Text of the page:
Starting any new business brings about obstacles. Being prepared for these challenges, and trying to get ahead of them, can limit the impact they could have on your business.
One key step in preparing for the challenges your new milling or any startup may face, is writing a solid business plan.
This plan helps you understand more clearly what you need to do to reach your goals. Your completed business plan will also remind you of these goals. You can always refer back to it, to stay focused and on track.
1. Have several versions tailored for specific audiences: Newbie or inexperienced business owners often don’t understand who is the audience is for whom they’re writing the business plan. Reach out to small business associations in your area for advice. Writing a business plan and don’t quite know where to start? It’s less complicated than you think! Roff has compiled a handy guide on how to structure and write an effective business plan, especially for the entrepreneur starting out in maize milling.
DOWNLOAD ROFF'S FREE GUIDE TO WRITING A BUSINESS PLAN
3. Be realistic about financial estimates and projections: Probably one of the most intimidating parts of business planning is forecasting and budgeting. It’s always more fun to think about your product, logo and marketing!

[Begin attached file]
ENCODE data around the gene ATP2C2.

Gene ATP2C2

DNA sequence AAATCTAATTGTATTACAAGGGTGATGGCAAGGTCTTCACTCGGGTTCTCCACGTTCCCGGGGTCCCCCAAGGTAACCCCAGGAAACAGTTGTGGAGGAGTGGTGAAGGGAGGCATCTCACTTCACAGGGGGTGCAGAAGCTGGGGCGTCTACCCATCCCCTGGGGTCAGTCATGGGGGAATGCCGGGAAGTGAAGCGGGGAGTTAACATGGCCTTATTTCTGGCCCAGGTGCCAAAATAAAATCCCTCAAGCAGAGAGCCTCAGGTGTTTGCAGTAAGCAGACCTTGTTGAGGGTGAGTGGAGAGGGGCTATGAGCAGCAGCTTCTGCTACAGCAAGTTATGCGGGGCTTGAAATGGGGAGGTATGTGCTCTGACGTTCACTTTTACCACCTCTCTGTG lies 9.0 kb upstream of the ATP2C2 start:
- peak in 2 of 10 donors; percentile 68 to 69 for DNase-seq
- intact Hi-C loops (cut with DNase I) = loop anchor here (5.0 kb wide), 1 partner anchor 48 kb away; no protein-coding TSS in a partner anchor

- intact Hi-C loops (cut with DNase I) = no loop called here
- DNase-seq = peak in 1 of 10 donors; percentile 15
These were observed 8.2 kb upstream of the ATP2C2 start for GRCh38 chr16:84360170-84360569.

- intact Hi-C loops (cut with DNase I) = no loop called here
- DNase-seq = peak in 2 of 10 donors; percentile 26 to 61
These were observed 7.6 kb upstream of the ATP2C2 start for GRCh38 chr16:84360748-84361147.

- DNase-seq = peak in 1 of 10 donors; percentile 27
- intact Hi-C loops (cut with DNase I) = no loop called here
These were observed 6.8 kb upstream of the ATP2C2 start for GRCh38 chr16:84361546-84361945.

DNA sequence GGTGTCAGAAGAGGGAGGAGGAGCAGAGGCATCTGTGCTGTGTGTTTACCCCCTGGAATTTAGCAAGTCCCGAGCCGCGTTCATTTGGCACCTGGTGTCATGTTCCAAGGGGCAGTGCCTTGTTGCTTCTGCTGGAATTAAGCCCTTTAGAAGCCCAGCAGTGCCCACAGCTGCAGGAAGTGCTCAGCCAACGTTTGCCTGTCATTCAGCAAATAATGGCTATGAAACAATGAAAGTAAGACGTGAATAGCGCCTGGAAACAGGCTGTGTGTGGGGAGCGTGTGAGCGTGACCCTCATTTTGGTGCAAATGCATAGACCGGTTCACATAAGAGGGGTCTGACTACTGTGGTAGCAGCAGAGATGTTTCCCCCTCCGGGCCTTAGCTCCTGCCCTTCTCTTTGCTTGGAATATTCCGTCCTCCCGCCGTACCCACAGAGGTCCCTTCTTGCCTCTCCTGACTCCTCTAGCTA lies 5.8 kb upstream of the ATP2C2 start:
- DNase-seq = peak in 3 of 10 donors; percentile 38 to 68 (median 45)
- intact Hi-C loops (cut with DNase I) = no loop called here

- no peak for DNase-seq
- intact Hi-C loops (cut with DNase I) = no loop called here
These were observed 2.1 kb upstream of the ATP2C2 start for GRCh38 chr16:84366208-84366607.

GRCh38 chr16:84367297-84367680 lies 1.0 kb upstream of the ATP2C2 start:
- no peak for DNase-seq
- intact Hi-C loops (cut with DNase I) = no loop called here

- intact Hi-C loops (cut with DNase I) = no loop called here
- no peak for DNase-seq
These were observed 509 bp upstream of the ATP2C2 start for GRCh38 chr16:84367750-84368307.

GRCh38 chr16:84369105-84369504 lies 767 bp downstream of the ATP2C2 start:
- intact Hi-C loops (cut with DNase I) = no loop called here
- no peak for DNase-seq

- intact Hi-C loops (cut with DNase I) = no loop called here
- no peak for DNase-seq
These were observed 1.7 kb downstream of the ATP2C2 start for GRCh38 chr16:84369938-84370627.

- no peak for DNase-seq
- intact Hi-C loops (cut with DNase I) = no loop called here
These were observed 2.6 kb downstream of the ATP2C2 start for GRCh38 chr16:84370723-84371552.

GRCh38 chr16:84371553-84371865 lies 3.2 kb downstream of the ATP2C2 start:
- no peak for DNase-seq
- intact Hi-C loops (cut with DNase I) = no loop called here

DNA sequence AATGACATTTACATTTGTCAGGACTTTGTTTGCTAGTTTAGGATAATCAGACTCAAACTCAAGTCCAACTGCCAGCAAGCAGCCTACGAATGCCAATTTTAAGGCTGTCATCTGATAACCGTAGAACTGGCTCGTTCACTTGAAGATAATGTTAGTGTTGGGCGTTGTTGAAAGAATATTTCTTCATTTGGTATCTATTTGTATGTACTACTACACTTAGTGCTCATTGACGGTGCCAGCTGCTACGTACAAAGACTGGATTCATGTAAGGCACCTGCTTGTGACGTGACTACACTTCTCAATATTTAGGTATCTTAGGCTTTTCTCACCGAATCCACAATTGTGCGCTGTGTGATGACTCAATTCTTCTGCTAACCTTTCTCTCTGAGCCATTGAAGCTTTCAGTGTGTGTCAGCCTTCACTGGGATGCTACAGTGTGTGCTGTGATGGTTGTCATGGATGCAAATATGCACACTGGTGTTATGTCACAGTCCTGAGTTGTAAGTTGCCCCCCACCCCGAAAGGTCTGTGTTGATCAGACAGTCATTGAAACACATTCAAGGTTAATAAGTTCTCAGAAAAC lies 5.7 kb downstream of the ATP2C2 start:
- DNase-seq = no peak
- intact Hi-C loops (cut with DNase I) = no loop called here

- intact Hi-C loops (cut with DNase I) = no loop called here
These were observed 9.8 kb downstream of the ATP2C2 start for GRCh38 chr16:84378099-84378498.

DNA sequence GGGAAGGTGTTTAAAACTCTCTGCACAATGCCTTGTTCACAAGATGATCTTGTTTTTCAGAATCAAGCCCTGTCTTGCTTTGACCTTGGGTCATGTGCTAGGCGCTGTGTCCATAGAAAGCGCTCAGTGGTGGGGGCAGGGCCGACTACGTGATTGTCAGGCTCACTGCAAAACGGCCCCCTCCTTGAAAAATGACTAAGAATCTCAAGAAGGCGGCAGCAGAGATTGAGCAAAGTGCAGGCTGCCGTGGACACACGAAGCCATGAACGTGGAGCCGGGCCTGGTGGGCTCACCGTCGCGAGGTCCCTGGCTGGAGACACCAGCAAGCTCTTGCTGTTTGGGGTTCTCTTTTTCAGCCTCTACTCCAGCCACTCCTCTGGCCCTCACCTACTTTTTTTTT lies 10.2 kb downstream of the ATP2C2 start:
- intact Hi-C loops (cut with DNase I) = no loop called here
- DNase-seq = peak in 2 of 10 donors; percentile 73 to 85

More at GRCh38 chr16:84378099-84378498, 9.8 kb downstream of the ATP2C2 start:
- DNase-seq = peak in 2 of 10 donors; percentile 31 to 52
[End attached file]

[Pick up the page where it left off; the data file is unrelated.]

But if your numbers don’t add up, your business isn’t going to work. If you’re looking for funding or a business loan, you won’t have any idea how much money you should ask for if you don’t put together a basic forecast.
Don’t try to reinvent the wheel. Use a proven tool to build your forecast so you don’t have to worry about things like Excel errors, or how to get good looking charts and graphs into your business plan or your pitch presentation.
Follow up your projections with statistics, facts or quotes from a knowledgeable source to give your plan credibility.
Writing a business plan and don’t quite know where to start? It’s less complicated than you think! Roff has compiled a handy guide on how to structure and write an effective business plan, especially for the entrepreneur starting out in maize milling.DOWNLOAD THE GUIDE
4. Writing the business plan is about the process and having a blueprint: Your business plan “reflects your ideas, intuitions, instincts and insights about your business and its future,” according to Write Your Business Plan (Entrepreneur, 2015). It’s a safe way to test these out before you commit to a course of action. Once you get your business going, the plan also serves as a reference point. Print it out regularly to see where you have come from, and where you’re headed.
5. Your presentation matters: Reading any long, text-heavy document can be a bore, so format your business plan with this in mind. Maybe format your text pages into two-columns and break up long passages with charts or graphs. Arial, Verdana or Times New Roman are standard industry fonts you can consider using.